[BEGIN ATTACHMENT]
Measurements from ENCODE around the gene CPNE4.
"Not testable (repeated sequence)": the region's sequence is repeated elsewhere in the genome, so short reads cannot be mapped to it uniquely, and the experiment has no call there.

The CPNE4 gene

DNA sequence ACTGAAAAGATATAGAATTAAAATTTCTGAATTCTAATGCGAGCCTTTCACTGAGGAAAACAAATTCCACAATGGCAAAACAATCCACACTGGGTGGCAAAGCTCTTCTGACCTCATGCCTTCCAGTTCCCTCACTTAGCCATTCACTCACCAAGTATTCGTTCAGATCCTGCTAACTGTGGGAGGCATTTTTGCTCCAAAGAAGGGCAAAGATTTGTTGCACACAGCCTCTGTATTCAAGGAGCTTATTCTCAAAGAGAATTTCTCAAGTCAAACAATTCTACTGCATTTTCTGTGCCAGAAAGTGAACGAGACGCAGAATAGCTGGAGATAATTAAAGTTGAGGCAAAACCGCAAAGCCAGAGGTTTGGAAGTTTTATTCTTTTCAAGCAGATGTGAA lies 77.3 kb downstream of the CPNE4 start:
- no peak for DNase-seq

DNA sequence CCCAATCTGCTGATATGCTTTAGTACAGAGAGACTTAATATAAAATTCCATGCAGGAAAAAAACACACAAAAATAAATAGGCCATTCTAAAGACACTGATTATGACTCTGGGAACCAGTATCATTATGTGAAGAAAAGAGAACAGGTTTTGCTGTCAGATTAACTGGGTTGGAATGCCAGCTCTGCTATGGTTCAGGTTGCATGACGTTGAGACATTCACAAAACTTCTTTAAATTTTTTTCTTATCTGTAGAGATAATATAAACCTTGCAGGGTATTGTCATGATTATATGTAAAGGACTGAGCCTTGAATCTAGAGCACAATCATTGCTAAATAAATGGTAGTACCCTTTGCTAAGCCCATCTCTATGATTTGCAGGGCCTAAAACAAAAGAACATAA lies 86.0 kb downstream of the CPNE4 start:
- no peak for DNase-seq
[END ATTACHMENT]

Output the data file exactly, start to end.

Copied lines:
Measurements from ENCODE around the gene CPNE4.
"Not testable (repeated sequence)": the region's sequence is repeated elsewhere in the genome, so short reads cannot be mapped to it uniquely, and the experiment has no call there.

The CPNE4 gene

DNA sequence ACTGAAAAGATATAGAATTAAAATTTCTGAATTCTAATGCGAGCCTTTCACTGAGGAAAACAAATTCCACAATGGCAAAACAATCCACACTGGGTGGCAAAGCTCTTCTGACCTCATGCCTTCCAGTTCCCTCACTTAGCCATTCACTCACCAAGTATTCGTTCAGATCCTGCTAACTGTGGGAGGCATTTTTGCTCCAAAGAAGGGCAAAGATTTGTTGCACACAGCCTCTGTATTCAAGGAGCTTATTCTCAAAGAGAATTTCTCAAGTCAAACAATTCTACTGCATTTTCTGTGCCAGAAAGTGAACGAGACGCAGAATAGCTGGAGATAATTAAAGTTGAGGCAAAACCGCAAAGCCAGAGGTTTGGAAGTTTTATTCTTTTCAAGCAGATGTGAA lies 77.3 kb downstream of the CPNE4 start:
- no peak for DNase-seq

DNA sequence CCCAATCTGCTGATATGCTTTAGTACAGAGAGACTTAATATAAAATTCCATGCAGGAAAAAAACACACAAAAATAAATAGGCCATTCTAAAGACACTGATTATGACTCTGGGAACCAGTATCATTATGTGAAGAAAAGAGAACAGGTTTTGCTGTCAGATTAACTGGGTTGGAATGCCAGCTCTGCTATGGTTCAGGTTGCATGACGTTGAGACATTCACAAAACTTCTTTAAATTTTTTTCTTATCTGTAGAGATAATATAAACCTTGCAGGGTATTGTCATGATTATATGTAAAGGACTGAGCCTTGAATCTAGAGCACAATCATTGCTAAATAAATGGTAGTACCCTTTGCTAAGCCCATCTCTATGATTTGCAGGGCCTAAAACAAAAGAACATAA lies 86.0 kb downstream of the CPNE4 start:
- no peak for DNase-seq